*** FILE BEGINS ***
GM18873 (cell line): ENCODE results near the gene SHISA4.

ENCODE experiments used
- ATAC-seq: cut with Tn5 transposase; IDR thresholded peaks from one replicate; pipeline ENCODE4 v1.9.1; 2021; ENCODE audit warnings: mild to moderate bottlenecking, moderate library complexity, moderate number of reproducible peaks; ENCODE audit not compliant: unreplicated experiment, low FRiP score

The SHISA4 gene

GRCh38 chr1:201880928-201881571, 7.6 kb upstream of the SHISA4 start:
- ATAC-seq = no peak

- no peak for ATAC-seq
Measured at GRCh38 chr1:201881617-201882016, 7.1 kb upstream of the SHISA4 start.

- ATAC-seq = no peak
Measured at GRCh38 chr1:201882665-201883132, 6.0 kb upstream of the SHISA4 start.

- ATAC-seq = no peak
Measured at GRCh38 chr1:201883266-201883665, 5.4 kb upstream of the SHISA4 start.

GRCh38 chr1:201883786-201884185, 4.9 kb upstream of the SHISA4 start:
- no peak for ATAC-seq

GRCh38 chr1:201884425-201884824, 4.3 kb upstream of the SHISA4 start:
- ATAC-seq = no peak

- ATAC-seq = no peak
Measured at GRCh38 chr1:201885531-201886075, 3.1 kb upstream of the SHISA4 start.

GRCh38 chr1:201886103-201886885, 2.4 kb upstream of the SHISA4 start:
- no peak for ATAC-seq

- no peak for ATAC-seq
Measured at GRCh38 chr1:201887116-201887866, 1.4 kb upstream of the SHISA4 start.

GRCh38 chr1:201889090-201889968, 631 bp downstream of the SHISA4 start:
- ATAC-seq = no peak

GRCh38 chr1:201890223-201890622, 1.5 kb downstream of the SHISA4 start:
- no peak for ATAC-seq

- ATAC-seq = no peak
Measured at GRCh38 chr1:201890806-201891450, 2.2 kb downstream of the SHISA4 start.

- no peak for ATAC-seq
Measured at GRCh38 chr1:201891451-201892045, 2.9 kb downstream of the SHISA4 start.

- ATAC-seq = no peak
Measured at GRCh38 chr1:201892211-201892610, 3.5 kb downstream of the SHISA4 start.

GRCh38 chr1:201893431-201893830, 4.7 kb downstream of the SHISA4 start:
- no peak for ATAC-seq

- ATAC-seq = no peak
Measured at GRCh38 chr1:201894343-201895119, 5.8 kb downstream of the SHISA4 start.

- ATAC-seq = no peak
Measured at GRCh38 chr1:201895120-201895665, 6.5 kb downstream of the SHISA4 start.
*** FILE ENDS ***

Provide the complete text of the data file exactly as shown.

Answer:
GM18873 (cell line): ENCODE results near the gene SHISA4.

ENCODE experiments used
- ATAC-seq: cut with Tn5 transposase; IDR thresholded peaks from one replicate; pipeline ENCODE4 v1.9.1; 2021; ENCODE audit warnings: mild to moderate bottlenecking, moderate library complexity, moderate number of reproducible peaks; ENCODE audit not compliant: unreplicated experiment, low FRiP score

The SHISA4 gene

GRCh38 chr1:201880928-201881571, 7.6 kb upstream of the SHISA4 start:
- ATAC-seq = no peak

- no peak for ATAC-seq
Measured at GRCh38 chr1:201881617-201882016, 7.1 kb upstream of the SHISA4 start.

- ATAC-seq = no peak
Measured at GRCh38 chr1:201882665-201883132, 6.0 kb upstream of the SHISA4 start.

- ATAC-seq = no peak
Measured at GRCh38 chr1:201883266-201883665, 5.4 kb upstream of the SHISA4 start.

GRCh38 chr1:201883786-201884185, 4.9 kb upstream of the SHISA4 start:
- no peak for ATAC-seq

GRCh38 chr1:201884425-201884824, 4.3 kb upstream of the SHISA4 start:
- ATAC-seq = no peak

- ATAC-seq = no peak
Measured at GRCh38 chr1:201885531-201886075, 3.1 kb upstream of the SHISA4 start.

GRCh38 chr1:201886103-201886885, 2.4 kb upstream of the SHISA4 start:
- no peak for ATAC-seq

- no peak for ATAC-seq
Measured at GRCh38 chr1:201887116-201887866, 1.4 kb upstream of the SHISA4 start.

GRCh38 chr1:201889090-201889968, 631 bp downstream of the SHISA4 start:
- ATAC-seq = no peak

GRCh38 chr1:201890223-201890622, 1.5 kb downstream of the SHISA4 start:
- no peak for ATAC-seq

- ATAC-seq = no peak
Measured at GRCh38 chr1:201890806-201891450, 2.2 kb downstream of the SHISA4 start.

- no peak for ATAC-seq
Measured at GRCh38 chr1:201891451-201892045, 2.9 kb downstream of the SHISA4 start.

- ATAC-seq = no peak
Measured at GRCh38 chr1:201892211-201892610, 3.5 kb downstream of the SHISA4 start.

GRCh38 chr1:201893431-201893830, 4.7 kb downstream of the SHISA4 start:
- no peak for ATAC-seq

- ATAC-seq = no peak
Measured at GRCh38 chr1:201894343-201895119, 5.8 kb downstream of the SHISA4 start.

- ATAC-seq = no peak
Measured at GRCh38 chr1:201895120-201895665, 6.5 kb downstream of the SHISA4 start.